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History UsefulNotes / MoscowCentre

11th May '16 8:37:36 PM btawng
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During Stalin's time, the OGPU ("Joint State Political Directorate/''gosudarstvennoye politicheskoye upravlenie''"), later merged into the NKVD (People's Commissariat for Internal Affairs/''Narodnyy Komissariat Vnutrennikh Del''), which played a central role in the Purges. After the purge of NKVD Chief Yagoda in the first show trials of '36, the purges were extended to wider society in the so-called the "Yezhovshchina" or Great Purges after the replacement NKVD chief Nikolai [[NamesToRunAwayFromReallyFast "The Bloody Dwarf"]] Yezhov. To fulfill the inflated quotas set by overzealous local leaders and approved by senior leaders (including, ultimately, Stalin in Order 00447), several branches of the NKVD resorted to pulling in just about everyone who was using a fake passport or had a criminal record. Once it became clear that they had interrogated and imprisoned, or even executed, at least a hundred thousand people who had not been guilty of the specific crimes they were accused of, numerous NKVD officers were imprisoned or executed for their crimes. Yezhov himself was purged for the crime of purging innocent people, and replaced with Lavrentiy Beria.

to:

During Stalin's time, the OGPU ("Joint State Political Directorate/''gosudarstvennoye politicheskoye upravlenie''"), later merged into the NKVD (People's Commissariat for Internal Affairs/''Narodnyy Komissariat Vnutrennikh Del''), which played a central role in the Purges. After the purge of NKVD Chief Yagoda in the first show trials of '36, the purges were extended to wider society in the so-called the "Yezhovshchina" or Great Purges after the replacement NKVD chief Nikolai [[NamesToRunAwayFromReallyFast "The Bloody Dwarf"]] Yezhov. To fulfill the inflated quotas set by overzealous local leaders and approved by senior leaders (including, ultimately, Stalin in Order 00447), several branches of the NKVD resorted to pulling in just about everyone who was using a fake passport or had a criminal record. Once it became clear that they had interrogated and imprisoned, or even executed, at least a hundred thousand people who had not been guilty of the specific crimes they were accused of, numerous NKVD officers were imprisoned or executed for their crimes. Yezhov himself was purged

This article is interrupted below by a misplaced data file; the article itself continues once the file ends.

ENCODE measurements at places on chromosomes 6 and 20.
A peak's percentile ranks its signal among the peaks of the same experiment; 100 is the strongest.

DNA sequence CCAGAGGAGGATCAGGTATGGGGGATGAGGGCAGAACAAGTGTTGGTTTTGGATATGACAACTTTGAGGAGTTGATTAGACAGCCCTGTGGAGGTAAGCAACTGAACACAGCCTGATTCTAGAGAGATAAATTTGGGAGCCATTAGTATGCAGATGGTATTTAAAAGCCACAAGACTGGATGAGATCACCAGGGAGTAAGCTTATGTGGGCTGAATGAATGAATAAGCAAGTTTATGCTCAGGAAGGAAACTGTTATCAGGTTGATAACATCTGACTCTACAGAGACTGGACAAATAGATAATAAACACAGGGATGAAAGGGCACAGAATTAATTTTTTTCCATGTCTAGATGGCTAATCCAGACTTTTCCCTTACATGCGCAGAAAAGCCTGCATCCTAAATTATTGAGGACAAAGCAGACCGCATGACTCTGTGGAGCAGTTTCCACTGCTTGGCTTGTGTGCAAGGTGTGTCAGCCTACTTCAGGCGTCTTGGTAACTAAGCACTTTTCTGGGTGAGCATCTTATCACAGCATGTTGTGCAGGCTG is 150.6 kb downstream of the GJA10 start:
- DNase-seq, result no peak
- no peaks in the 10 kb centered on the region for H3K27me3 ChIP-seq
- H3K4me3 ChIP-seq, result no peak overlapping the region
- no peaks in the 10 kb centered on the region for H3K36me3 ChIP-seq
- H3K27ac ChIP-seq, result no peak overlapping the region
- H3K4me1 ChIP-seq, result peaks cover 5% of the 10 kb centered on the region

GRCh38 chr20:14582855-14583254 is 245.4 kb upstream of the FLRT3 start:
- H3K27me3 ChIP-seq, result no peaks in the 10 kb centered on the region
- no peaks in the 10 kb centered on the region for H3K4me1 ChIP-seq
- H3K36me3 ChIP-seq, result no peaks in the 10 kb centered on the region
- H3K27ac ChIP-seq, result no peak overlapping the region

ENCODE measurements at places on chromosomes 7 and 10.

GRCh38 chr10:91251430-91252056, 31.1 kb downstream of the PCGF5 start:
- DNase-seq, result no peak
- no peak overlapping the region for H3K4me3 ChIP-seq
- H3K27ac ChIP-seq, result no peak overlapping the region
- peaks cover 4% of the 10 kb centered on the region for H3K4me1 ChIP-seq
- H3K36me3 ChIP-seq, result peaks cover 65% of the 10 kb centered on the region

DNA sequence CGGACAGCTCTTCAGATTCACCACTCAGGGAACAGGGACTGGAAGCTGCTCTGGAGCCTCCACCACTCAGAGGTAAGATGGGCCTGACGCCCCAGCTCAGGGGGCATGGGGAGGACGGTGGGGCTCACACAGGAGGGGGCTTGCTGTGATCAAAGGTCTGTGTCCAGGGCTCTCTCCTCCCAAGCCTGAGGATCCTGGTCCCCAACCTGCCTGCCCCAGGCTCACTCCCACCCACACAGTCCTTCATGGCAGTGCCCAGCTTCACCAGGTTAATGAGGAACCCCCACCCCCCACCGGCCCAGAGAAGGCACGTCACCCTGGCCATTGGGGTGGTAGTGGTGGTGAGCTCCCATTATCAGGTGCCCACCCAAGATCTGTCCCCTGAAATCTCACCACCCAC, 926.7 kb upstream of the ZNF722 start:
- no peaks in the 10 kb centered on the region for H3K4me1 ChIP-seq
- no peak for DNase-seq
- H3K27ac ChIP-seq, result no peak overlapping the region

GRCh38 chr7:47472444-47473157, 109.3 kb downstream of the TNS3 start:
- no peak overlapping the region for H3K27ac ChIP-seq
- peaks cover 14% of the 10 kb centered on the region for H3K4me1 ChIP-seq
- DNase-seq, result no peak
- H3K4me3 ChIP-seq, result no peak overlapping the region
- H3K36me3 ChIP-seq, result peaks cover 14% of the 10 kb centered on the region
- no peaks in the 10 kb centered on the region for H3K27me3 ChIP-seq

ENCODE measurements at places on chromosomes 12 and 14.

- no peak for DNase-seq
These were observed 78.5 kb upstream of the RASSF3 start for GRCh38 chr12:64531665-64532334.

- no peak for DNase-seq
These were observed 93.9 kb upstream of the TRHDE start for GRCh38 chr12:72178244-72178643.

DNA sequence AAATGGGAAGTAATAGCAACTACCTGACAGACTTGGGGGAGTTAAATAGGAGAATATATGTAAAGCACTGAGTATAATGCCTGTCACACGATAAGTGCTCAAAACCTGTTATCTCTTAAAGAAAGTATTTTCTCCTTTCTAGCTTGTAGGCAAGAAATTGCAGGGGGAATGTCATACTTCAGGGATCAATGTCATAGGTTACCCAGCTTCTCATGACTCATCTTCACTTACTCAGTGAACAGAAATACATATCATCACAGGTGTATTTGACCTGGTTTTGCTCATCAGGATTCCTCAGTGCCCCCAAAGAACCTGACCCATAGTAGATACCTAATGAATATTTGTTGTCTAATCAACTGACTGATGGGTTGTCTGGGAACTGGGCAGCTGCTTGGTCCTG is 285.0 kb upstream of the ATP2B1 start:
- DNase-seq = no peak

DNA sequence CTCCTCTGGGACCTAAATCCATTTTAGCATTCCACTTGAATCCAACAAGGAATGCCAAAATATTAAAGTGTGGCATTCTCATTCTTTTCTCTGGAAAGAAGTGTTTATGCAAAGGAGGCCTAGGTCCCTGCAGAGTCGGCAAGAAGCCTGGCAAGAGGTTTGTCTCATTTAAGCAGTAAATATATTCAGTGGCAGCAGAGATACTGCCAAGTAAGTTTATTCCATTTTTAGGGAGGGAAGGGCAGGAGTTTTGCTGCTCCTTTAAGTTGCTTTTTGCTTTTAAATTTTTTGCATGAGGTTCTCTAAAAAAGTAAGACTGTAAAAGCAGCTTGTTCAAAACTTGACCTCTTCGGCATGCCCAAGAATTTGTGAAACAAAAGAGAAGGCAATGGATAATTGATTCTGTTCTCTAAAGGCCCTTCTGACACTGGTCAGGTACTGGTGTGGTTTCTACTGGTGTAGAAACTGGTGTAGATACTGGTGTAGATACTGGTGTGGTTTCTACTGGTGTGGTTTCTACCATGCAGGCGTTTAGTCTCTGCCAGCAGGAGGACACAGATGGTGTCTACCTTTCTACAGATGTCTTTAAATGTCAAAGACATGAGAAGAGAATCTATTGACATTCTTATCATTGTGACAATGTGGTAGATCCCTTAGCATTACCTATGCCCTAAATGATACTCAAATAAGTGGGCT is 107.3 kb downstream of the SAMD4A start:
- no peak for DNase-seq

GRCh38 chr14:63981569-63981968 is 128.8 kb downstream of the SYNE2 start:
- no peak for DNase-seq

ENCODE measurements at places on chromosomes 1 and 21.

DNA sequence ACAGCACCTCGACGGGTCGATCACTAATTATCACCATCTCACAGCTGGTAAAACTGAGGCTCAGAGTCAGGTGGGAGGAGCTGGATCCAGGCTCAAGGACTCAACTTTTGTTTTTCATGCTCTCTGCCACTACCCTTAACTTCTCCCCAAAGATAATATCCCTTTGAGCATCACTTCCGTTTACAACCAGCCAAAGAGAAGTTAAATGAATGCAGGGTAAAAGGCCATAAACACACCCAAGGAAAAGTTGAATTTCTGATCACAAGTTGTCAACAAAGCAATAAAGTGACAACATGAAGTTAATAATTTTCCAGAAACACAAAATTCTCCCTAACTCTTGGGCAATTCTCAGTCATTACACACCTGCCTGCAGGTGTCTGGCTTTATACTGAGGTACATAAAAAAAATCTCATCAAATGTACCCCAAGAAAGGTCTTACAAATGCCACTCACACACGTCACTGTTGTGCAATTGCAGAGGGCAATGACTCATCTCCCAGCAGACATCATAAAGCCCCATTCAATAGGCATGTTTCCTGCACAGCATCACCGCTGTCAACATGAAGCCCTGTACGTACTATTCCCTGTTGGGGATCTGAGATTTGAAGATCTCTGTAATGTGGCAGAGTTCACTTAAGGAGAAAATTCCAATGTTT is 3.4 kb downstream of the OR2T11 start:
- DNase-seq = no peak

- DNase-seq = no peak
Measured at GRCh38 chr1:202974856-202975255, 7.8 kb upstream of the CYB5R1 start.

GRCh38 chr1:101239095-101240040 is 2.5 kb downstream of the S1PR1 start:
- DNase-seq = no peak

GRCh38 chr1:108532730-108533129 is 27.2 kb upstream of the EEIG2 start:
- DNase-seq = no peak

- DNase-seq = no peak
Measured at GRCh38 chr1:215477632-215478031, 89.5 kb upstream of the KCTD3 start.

By 1938, Stalin realized that Yezhov's purges had been killing off an irreplaceable amount of the expertise needed
for national defense and industrial production, especially against a [[{{NaziGermany}} certain]] growing threat to the crime of purging innocent people, west. Cue the latter's [[YouHaveOutlivedYourUsefulness removal]], [[{{Unperson}} unperson-ing]], and replaced replacement with trusted subordinate Lavrentiy Beria.
Beria[[note]]who had ran the purges in Trauscaucasia[[/note]] within two years.



In the 1970s the popular historian Robert Conquest heard that one man had denounced 69 individuals and another had denounced an entire factory with 250 employees, he told his readers that they had probably all been arrested as a result. Closer examination has led to the conclusion that in reality, the insane ramblings of both men were entirely ignored in both cases. Denunciations meant nothing. Prior convictions, on the other hand, were critical.